Monday, October 25, 2010


Suddenly is published ten years after the Giller award-winning novel, A Good House.

In some ways it must be a bit of a curse for a first novel to win the Giller and be published to such critical acclaim.  Alice Munro's praise is quoted on the book's cover:"You keep finding more and more satisfaction in the unshowy craft, the unique vision of this writer who can tell you hard truths, hopefully."
It is only with family and friends by her side scratched out.  And peacefully, bravely, ready to meet her maker, all scratched out.  And then the word he was left with.  Suddenly. (p.235)
Thus the title is born.  Yet how could it truly be called suddenly, when people are taking shifts watching someone they love being consumed by terminal cancer?

Burnard's technical skill is displayed in this novel without question. Pages and pages of the novel are spent witnessing the horrible suffering that resides in mundane details like sponge baths, haircuts, meals...  I'd like to say it makes the memories of times past more poignant, and it does, but I also felt a bit manipulated.
The ragged pounding in his chest, a hammer, a claw hammer, is new and it is not what any man would call love.  He looks at her parched mouth and at her chest, as hard and flat and cold as a boy's, and at the weak expansion and shallow collapse of her lungs, that mock breathing.  Sheet or no sheet, he can see the body's ruin, the wasting and the bruising and the pale rubbery scars.
He doesn't care.  She could be inside out, he wouldn't care.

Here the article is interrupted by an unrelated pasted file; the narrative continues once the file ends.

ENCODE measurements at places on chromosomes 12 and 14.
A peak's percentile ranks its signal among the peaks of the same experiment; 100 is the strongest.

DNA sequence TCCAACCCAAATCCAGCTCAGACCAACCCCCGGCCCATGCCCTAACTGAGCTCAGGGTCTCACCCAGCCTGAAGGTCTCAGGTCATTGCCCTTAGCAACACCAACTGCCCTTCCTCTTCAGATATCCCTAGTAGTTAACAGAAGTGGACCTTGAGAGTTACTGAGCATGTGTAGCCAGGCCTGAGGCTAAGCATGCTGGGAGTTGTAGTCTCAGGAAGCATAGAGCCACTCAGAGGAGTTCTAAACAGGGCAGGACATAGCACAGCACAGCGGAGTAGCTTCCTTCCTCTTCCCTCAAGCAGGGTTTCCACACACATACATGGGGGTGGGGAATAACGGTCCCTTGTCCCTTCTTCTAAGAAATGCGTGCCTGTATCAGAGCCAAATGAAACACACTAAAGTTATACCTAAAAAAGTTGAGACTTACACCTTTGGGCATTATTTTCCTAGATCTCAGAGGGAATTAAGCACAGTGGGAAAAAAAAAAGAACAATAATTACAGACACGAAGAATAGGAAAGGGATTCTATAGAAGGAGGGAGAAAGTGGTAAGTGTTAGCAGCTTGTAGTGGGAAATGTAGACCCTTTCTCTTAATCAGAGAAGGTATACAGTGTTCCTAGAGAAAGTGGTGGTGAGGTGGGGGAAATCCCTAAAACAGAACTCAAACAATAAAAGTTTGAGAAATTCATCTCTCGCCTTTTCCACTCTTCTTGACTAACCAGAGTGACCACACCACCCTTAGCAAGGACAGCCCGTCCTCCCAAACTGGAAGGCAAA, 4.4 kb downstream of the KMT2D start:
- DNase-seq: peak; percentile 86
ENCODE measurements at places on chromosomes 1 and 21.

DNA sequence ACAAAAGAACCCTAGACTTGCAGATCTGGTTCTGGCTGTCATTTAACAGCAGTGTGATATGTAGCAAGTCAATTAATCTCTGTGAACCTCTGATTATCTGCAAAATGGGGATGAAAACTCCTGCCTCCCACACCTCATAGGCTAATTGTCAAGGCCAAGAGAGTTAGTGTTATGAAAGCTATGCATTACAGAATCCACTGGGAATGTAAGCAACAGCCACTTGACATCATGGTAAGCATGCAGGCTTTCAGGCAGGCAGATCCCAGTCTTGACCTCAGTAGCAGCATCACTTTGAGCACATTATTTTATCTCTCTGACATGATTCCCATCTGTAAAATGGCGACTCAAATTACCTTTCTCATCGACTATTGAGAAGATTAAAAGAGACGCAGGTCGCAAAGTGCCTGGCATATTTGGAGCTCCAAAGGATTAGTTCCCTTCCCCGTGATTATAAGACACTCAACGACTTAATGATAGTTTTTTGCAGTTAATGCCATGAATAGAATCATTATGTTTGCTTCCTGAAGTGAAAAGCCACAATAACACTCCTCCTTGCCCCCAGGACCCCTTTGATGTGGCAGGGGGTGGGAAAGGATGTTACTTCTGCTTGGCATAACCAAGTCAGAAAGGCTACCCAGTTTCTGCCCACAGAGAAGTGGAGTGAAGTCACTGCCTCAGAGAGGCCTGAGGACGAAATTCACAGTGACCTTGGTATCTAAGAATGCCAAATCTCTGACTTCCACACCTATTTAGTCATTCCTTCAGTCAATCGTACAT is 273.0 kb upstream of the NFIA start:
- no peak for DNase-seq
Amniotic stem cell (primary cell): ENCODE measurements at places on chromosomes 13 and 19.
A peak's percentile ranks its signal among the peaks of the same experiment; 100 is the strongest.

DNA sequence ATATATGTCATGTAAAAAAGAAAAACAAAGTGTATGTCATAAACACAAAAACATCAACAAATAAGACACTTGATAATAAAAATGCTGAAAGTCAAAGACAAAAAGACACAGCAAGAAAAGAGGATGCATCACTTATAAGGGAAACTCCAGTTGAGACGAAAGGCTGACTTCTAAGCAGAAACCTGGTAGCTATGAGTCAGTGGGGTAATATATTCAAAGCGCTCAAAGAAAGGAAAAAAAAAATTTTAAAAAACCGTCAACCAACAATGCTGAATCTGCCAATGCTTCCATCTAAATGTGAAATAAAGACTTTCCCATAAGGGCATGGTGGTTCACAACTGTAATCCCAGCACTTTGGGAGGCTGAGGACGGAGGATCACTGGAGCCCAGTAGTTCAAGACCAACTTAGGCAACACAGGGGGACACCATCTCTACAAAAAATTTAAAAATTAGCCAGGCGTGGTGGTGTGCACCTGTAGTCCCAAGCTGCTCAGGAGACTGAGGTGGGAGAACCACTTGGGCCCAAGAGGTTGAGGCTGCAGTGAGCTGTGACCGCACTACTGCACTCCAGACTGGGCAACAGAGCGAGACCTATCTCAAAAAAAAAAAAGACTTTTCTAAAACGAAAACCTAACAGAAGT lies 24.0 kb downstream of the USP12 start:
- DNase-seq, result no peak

And then like a fearful boy put to a test that he has in fact prepared for, he is able to say the thing he should say.
"Love you, Babe," he tells her.  "More now."
(p. 194)
The Book Babes were in general consensus about the beautifully written prose.  Many of us  found the constant shifting difficult to follow.  There were a lot of paragraphs read and re-read to re-establish the person, the time, or the event that had occurred.  

This novel was a bit like a fugue, the way it weaves back and forward through time and points of view.  Sometimes two or three different time frames and perspectives within as many paragraphs. The journals kept over the years were a useful device to travel in and out of time,  through sickness and health, decades-long friendships, marriage, divorce, affairs.

Paragraphs with odd little twists that cause you to pause and re-read, like:
And Gus too wanted Kate protected from the world, from men and from herself, because when she was living at home with her mother there had been a bit of trouble.   Two guys once, smuggling up late at night to her room, their snorts of laughter giving them away and then their outrageous condoms offered to Kate's mother as evidence of their common sense.  And sixteen year-old Kate both laughing and enraged.  And strong.  And pounding her mother into the bed. (p. 109)
The book was not short on irony but the use of  humour was spare.  The only instance that comes to mind is near the end of the book, when "She Loves You," by the Beatles, is played at the funeral service, chosen by the daughter because she remembered her mother saying it would make a great funeral song.  "I’m not sure your mother intended that every single one of her words should be remembered,” her brother comments wryly. (p.284)

Friends that were held together through the web of association learn new ways to be with each other in the world.  The husband begins dating, with no interest in living in solitude.  Life goes on.  

1 comment:

The Clever Pup said...

Diane, I'm going to use the videos you forwarded to me in a post. I'll credit you. What a mess!